Renovations to Foster Auditorium are currently underway, with an antici- pated early November completion date. The renovations include the Malone- Hood Plaza in front of the building, a prominent feature of which is the Autherine Lucy Clock Tower, to honor the courage of Vivian Malone, James Hood and Autherine Lucy and their important role in UA’s history. Expanded space in the auditorium will serve as the new home of Crimson Tide volleyball and women’s basketball.

As UA’s enrollment has continued its planned growth, the need for parking has increased accordingly. The new Northeast Commuter parking lot, including the Campus Drive parking deck, expands the space available for students who drive to campus. Additional parking is currently under construction adjacent to the Riverside East lot for residential students.

Currently under construction are a new building to house UA’s Hillel organization; a batting facility and clubhouse expansion for the Crimson Tide softball team; and a new house for Alpha Tau Omega fraternity. Projects on the horizon, Leopard says, include Phase IV of the Science and Engineering Complex; a new food service facility in the area of Bidgood and Alston Halls; a new North Campus residential community; a new sorority row development; and restorations to Gorgas House and the brick-and-limestone exterior of B.B. Comer Hall.

Of course, landscaping plays an important role both in new construction and ongoing improvements to campus. Duane Lamb, assistant vice president for facilities and grounds, and his team work to ensure that landscaping creates a pleasing aesthetic for both new and existing structures and that the grounds are kept neat and well-maintained. He mentions renovation of the cisterns on Marr’s Spring Road as one major focus for his group this semester.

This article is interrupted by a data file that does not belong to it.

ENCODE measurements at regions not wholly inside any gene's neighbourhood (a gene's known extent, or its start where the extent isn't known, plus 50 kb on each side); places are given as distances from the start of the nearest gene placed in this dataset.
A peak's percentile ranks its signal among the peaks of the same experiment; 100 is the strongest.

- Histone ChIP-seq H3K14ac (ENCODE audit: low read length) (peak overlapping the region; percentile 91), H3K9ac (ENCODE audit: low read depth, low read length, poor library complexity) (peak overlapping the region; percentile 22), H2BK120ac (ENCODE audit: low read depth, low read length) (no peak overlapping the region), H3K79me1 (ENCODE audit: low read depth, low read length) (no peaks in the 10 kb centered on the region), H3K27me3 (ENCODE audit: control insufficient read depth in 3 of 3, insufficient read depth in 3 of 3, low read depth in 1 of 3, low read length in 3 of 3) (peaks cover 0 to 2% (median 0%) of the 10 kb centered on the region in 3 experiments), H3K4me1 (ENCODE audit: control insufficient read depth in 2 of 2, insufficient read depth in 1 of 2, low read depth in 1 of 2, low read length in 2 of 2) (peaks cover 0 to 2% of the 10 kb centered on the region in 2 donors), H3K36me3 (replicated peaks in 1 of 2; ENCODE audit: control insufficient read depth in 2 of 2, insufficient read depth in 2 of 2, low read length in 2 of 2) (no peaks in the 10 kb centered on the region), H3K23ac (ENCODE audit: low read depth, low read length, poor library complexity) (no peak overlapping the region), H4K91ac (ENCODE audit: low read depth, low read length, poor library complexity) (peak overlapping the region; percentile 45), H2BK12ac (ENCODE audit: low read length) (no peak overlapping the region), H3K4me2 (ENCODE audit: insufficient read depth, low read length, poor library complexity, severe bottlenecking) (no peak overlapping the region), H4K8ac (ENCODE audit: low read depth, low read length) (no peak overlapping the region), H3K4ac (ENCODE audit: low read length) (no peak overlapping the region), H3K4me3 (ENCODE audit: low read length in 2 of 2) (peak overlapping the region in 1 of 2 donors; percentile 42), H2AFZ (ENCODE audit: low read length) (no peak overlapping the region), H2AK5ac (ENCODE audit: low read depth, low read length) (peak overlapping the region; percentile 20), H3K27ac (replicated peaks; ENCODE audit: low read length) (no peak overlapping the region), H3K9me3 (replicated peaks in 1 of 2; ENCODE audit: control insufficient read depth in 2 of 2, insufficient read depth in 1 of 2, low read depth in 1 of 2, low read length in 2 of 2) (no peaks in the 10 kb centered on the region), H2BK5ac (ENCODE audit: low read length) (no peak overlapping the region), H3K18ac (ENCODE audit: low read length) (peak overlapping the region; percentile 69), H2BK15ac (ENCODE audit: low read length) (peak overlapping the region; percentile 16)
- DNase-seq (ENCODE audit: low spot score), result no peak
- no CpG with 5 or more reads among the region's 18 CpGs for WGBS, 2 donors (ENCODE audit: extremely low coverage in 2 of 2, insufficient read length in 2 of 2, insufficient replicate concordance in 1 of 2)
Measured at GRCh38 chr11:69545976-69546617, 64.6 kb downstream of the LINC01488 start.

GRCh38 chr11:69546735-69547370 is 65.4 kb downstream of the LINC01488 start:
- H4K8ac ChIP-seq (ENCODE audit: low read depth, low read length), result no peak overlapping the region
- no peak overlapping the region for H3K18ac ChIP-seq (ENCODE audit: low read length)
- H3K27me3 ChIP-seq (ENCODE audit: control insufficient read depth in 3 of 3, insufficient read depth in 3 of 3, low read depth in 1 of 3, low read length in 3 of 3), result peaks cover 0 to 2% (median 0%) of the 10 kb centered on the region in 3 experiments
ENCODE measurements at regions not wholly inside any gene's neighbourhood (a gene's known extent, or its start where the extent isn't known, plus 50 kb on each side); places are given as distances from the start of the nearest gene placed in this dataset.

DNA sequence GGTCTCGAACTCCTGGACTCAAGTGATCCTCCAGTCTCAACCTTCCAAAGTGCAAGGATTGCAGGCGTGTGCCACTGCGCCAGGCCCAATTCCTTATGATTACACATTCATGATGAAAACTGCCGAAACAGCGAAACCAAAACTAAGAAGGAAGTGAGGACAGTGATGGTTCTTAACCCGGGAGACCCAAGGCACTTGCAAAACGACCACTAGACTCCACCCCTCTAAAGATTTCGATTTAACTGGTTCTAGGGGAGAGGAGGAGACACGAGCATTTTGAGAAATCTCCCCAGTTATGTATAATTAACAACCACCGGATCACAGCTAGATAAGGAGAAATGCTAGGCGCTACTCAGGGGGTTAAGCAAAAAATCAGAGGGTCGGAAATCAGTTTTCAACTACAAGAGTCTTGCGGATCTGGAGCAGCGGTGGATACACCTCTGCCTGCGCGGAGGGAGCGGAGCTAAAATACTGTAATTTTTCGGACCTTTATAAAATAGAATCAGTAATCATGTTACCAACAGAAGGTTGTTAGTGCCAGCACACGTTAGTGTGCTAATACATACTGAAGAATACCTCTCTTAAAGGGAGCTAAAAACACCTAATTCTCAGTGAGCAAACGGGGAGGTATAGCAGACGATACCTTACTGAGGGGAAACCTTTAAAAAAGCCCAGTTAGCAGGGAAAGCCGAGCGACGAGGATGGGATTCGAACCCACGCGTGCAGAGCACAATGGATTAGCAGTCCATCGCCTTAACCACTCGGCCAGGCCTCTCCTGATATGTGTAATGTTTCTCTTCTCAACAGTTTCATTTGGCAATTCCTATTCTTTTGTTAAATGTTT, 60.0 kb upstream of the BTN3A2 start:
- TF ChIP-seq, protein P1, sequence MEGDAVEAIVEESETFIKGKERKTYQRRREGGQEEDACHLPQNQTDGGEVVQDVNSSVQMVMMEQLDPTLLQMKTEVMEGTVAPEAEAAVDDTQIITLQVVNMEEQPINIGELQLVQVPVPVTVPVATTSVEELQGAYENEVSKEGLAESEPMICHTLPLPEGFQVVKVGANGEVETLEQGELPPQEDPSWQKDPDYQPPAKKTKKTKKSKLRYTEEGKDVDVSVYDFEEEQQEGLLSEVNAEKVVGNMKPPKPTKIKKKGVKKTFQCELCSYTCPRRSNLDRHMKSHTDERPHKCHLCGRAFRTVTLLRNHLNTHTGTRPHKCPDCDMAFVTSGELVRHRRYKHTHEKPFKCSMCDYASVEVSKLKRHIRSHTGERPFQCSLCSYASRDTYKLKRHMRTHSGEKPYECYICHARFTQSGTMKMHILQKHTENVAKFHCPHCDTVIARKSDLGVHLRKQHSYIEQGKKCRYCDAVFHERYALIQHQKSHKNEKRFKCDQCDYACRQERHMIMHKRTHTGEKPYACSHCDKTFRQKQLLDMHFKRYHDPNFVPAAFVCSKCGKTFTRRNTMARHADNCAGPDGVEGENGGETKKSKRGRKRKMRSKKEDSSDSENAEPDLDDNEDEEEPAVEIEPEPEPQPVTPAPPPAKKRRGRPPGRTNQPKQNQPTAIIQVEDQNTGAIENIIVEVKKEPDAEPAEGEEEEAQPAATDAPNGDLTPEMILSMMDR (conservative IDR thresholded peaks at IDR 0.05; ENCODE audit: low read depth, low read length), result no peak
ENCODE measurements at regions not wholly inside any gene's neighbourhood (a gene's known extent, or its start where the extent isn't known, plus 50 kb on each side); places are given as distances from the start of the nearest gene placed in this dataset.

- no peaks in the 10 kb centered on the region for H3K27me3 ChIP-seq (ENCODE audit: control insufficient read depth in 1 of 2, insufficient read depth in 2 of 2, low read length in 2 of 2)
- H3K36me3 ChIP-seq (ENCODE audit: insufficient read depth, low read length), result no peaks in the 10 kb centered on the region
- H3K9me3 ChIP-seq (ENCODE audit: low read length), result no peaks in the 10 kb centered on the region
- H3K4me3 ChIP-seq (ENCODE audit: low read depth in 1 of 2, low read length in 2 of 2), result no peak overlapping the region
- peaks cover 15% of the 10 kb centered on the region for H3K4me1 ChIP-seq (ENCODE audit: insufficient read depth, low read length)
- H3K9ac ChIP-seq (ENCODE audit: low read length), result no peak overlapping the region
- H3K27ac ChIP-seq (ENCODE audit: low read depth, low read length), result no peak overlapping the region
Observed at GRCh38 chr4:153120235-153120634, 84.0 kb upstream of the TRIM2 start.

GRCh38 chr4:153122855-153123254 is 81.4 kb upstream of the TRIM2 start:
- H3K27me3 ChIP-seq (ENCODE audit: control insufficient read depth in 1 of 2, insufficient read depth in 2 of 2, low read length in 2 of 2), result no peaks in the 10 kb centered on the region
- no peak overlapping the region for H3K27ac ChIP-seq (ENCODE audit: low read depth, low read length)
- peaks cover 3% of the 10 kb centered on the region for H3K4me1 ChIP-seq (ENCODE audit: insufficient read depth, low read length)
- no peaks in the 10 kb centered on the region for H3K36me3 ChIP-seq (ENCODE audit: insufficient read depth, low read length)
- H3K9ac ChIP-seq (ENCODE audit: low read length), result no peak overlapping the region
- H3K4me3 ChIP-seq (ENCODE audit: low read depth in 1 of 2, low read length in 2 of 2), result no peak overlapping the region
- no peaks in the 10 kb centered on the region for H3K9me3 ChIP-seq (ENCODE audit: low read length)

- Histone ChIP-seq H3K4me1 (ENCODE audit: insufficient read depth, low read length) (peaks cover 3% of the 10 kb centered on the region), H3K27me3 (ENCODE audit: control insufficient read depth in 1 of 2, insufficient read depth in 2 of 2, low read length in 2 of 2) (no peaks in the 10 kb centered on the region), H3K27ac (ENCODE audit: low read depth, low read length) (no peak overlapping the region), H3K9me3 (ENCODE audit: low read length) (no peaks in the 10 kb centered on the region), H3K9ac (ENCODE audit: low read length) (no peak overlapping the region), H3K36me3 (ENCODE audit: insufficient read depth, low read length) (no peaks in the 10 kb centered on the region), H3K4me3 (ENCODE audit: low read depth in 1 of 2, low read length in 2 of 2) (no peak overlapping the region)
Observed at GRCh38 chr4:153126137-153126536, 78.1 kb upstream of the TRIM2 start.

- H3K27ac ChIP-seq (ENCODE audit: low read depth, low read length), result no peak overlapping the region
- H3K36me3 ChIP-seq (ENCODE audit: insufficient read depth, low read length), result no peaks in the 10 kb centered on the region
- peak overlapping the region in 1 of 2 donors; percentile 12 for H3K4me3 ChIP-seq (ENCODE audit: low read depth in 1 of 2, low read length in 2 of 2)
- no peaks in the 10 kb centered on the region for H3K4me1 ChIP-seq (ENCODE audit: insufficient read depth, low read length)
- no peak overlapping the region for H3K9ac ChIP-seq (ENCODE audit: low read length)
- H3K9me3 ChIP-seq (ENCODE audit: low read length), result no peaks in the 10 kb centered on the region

In addition, several historic and prominent buildings on campus have been the focal point of a critical exterior facelift and cleaning. This includes repairing and renovating damaged external stone, brick and masonry work, replacing roofs and restoration of staircases. Some examples of this are Denny Chimes, Reese Phifer Hall and Carmichael Hall, all of which now look as striking as when they were first constructed, Lamb says.

Interior improvements and renovations have also taken place in many of our facilities, such as the restoration of the original second-floor ballroom pinewood floor at Smith Hall. Great pride has also been taken in re-landscaping areas throughout campus, which includes professional designs, manicured shrubs and flowerbeds. “All the facilities and grounds improvements in recent years have not only elevated The University of Alabama as one of the nation’s most beautiful university campuses, but will also ensure that our incredible buildings, architecture and landscape will be just as beautiful for future generations to enjoy,” Lamb says.

Leopard is quick to point out that one of the most important considerations about campus construction is not what’s visible, but what often goes unseen. From maintaining clean job sites to scheduling construction and renovation work during the summer, when fewer students are on campus, Leopard says that the University goes to great lengths to keep the changes as nonintrusive as possible to academic life.

“We’re not here for construction,” he says. “We’re here for the students.”